george George Campbell Morgan was born in Gloucestershire, England, on December 9, 1863.
He was to become – to quote Warren Wiersbe – “perhaps the greatest Bible teacher of his day in the English-speaking world,” despite the fact that his trial sermon for the Methodist ministry (on 2 May, 1888) was a disaster and they knocked him back!
Morgan, who was a schoolmaster before his ordination, had a tall imposing presence and an ideal speaking voice, which assisted him in his preaching and teaching gifts. He persisted with his intention to preach effectively and proved himself vastly superior to the original assessment of 1888.
He travelled to the United States where he worked closely with D.L Moody and his son William in their evangelistic work.
Meanwhile, in London, the large and famous Congregationalist Westminster Chapel, had become a white elephant. No-one was interested in filling the pulpit and plans were discussed to sell the building and establish multiple smaller buildings.
Morgan accepted the invitation, thus saving the chapel from extinction. His life-long friend, the Reverend Albert Swift, came with him as co-pastor. With a good team around him, Morgan quickly built up a strong following and a remarkable ministry, from 1904 to 1917.
Morgan suffered a debilitating illness in early 1917 and, to the dismay of the congregation, announced his resignation.
In 1933 Morgan returned to England to attend a conference and the then minister at Westminster Chapel, Dr Hubert Simpson, approached him about sharing the pastorate. Simpson’s health was a problem and so he sought to share the workload.
The new partnership began but Simpson soon had to retire, leaving Morgan at the helm once again, at the age of 70. Morgan realised that a second pastorate in the same church was problematic, so he addressed that with the church. Second time around the church did not engage in as much social activity, consistent with most other evangelical churches.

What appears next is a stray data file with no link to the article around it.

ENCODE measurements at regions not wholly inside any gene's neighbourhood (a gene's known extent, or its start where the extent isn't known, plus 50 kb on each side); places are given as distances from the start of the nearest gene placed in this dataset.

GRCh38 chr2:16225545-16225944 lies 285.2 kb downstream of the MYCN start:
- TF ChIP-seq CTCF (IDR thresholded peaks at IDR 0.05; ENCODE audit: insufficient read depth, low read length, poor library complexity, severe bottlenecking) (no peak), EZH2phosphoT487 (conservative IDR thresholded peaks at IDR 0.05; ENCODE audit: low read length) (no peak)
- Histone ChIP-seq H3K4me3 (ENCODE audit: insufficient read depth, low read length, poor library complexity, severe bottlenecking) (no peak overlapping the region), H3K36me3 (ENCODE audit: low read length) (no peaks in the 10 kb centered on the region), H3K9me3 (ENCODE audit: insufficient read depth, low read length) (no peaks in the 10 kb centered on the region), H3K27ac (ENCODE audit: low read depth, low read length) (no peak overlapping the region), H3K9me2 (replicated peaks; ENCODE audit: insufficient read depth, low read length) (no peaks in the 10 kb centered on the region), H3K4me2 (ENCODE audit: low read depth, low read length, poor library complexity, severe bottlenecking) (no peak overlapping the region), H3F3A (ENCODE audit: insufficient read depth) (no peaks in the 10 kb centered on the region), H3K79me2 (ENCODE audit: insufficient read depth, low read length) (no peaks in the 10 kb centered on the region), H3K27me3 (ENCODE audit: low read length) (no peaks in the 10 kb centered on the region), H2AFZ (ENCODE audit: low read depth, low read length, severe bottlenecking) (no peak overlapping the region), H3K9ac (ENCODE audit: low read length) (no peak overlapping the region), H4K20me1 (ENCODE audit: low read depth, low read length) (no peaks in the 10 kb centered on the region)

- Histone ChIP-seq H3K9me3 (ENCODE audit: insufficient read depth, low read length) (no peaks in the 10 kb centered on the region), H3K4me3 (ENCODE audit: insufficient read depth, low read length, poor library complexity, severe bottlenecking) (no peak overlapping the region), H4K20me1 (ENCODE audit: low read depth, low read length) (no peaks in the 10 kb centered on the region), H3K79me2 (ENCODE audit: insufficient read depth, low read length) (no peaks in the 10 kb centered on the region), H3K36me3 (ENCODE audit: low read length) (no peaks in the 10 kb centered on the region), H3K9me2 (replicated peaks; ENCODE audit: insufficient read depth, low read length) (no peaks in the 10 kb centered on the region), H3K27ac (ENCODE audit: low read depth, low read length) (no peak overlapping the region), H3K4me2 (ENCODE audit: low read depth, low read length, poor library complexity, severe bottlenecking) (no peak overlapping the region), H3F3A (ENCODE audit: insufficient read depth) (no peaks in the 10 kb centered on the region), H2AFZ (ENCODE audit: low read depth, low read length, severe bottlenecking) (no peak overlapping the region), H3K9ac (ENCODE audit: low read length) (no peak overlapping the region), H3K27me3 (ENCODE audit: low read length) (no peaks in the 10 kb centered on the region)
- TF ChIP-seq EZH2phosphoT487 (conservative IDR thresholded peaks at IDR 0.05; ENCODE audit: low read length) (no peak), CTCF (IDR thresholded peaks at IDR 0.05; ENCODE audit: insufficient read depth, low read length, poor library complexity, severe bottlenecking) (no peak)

Once again Morgan drew a large congregation, so renovations were undertaken. But the physical strain took its toll. It is seen as inspiration that Morgan chose a young Welsh preacher to assist him, and in 1943 he handed the church over to the very able Dr Martyn Lloyd-Jones.
The writings of Campbell Morgan are still in print. His biography, A Man of the Word, was written by his daughter. Many others have written about his illustrious career.
He went to his heavenly home on 16 May, 1945. At the memorial service in Westminster Chapel, Dr Lloyd-Jones, a Calvinist, said of his predecessor, an Arminian: “We differed theologically, but we never discussed that; we believed in the same final authority of this Book. If one of us was a little bit Calvinistic in his preaching, the other was also Calvinistic in his praying! So we never quarrelled at all, and we just said nothing more about it” (David Martyn Lloyd-Jones, Volume Two, by Iain Murray, page 133).
This post is based on notes by my late friend Donald Prout. I have updated these historical posts with information gleaned from other sources. I am indebted to Don for awakening in me an interest in Church History. Don’s notes can be found at: www.donaldprout.com